Archive for the ‘Chief Rabbi Jonathan Sacks’ tag
by David Meyer
BRUSSELS – A few years ago, Rabbi Jonathan Sacks used an interesting metaphor to describe the interfaith reality of Europe’s pluralistic society. Living with multiculturalism, he argued, we must ask ourselves whether we intend to be together in the same shared house, or whether we are just guests in the same hotel.
The difference between the two images is striking. If we are indeed sharing a common home, even building it together, we need a common set of goals and frank give-and-take, lest our shared residence never get off the ground. Alternatively, if we are just guests who will pass one another occasionally in a hotel lobby, it will suffice if we can converse politely when we happen to meet.
As a European rabbi, I have made my choice. I am building the house. And the current multicultural nature of our society makes me want to find partners of other faiths with whom to share the effort.
But what sort of communal home are we aiming for? We each have identities and differences that we are just not willing to give up. So even though our common European house should indeed have solid foundations and a pleasant ground floor room for all to meet – it’s equally important that we have our own individual rooms one floor up, with doors we can safely leave unlocked. The challenge, then, is double: setting the foundations right so that we can customize our own rooms without endangering the building’s stability, and finding a way to share this vision in an exciting way with a wider audience.
by Paul Brandeis Raushenbush
from Huffington Post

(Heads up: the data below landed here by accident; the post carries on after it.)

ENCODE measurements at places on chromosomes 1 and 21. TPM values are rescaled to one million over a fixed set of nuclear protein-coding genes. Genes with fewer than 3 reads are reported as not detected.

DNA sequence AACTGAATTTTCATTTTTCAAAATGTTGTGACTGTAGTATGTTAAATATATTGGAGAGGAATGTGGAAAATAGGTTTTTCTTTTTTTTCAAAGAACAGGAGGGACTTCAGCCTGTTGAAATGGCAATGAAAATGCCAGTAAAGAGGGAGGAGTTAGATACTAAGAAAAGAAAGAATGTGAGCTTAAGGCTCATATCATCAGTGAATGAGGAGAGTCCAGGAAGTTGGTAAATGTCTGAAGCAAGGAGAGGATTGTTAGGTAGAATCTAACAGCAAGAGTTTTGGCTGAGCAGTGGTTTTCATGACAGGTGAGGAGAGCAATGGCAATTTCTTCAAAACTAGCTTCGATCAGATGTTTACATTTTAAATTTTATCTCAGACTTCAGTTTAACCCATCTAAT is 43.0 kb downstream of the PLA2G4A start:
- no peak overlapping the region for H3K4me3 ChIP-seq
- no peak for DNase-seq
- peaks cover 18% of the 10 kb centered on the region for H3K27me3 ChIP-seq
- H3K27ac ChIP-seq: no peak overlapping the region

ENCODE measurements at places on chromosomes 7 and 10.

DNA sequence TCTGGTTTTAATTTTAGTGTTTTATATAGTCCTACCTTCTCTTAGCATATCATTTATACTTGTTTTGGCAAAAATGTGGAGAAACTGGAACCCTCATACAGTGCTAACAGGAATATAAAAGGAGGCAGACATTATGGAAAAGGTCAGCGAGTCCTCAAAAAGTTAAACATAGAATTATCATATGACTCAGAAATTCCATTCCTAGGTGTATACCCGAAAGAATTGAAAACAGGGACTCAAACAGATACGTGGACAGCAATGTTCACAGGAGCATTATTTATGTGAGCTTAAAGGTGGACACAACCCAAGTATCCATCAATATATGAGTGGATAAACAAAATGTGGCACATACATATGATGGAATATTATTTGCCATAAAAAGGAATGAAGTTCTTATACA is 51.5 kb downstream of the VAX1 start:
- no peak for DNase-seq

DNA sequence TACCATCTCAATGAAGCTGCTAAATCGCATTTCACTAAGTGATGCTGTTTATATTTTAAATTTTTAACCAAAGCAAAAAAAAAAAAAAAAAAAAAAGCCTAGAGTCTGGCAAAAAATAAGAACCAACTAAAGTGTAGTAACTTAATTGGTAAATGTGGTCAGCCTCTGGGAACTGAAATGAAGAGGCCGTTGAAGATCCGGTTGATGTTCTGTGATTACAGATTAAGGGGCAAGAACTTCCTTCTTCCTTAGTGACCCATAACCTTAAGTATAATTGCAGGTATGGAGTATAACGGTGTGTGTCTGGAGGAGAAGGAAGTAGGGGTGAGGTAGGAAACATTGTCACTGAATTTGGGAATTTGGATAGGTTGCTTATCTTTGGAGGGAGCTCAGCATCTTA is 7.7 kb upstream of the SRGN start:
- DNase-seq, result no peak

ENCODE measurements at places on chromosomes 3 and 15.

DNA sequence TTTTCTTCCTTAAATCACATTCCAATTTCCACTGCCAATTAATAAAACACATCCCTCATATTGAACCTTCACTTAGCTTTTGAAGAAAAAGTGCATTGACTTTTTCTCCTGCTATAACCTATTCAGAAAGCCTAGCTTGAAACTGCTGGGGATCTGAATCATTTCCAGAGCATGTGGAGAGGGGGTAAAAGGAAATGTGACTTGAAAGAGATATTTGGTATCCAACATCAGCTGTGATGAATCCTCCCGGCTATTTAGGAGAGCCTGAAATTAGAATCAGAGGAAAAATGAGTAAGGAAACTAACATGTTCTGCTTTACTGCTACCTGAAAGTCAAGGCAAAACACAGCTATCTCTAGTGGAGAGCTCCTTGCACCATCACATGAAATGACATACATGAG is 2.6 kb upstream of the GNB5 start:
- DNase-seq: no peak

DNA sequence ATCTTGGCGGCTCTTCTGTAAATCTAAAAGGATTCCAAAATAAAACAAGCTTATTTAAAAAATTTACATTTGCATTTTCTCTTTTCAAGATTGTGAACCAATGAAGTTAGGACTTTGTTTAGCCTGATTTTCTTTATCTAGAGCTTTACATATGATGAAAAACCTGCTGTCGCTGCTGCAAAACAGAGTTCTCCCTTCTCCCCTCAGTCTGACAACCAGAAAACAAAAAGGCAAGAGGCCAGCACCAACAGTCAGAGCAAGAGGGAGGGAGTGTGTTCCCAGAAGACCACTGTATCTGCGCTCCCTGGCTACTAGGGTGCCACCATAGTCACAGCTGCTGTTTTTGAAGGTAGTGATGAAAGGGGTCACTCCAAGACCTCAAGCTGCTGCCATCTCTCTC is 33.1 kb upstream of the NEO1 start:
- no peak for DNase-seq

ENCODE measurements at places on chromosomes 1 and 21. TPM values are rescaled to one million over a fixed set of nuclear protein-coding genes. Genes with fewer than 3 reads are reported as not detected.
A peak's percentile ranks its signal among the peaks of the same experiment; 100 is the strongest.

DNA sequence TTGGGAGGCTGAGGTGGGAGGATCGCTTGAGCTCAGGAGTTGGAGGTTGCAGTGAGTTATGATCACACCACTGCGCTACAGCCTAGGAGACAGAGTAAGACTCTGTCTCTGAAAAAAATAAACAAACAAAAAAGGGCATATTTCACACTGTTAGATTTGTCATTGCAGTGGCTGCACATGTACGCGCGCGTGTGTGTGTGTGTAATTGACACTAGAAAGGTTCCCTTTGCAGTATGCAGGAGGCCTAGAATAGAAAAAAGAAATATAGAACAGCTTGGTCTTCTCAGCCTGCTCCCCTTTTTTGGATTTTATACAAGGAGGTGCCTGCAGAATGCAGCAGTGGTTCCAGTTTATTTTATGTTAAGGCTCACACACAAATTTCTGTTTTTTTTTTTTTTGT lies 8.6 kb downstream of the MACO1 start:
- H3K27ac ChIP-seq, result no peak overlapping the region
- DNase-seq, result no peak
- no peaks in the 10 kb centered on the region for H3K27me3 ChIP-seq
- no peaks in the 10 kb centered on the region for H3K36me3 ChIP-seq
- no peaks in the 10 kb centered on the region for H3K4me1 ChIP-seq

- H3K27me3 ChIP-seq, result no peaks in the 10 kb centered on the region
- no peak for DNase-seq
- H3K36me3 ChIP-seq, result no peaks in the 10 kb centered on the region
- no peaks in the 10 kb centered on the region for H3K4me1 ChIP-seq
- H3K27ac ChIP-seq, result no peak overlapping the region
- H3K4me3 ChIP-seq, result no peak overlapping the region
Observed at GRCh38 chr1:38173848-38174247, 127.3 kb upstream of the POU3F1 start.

Few religious leaders have such a universal appeal and global authority as Chief Rabbi Jonathan Sacks. Rabbi Sacks has been Chief Rabbi of the United Hebrew Congregations of the Commonwealth since September 1991, was knighted by the Queen in 2005 and made a Life Peer, taking his seat in the House of Lords, in 2009. He has written 24 books, his most recent being “The Great Partnership: God, Science and the Search for Meaning,” which was published this year.
Chief Rabbi Lord Sacks is beginning a speaking tour in the United States. (See below for locations and dates). I had a chance to speak to Chief Rabbi Lord Sacks about his understanding of the role of religion in developing a sense of morality in our globalized world.
Paul Brandeis Raushenbush: What is the role of religion in developing a moral sense?
Chief Rabbi Lord Sacks: We have a natural moral sense. I do not want to suggest that you have to be religious to be moral. We have always had these two imperatives that take us in conflicting directions. There is the drive for survival and there is the drive for cooperation — the altruistic element.
Charles Darwin understood this, and we are beginning to pick up on this in evolutionary psychology and also in neuroscience. We pass our genes on as individuals but we survive in groups, and groups only survive on the basis of altruism. So we are caught in the perennial tension between the drive to good, and instinct to self-preservation that sees everyone as a means to our ends.
So we all have a moral sense, the question is, what are the settings or environments that strengthen that sense and allow us to combat some of the more destructive human instincts. Religion is always focused on that question. It’s not that we need to be religious to know what is good, but we need to be religious in order to be educated in the habits of the heart that lead people to be moral. And we know those habits have to be inculcated by constant practice, which we do in religion through prayer and ritual. They need to be cultivated in community, and today religions are the strongest, maybe the only really strong communities that we have left.
And so I think religions make people better able to act on the moral sense.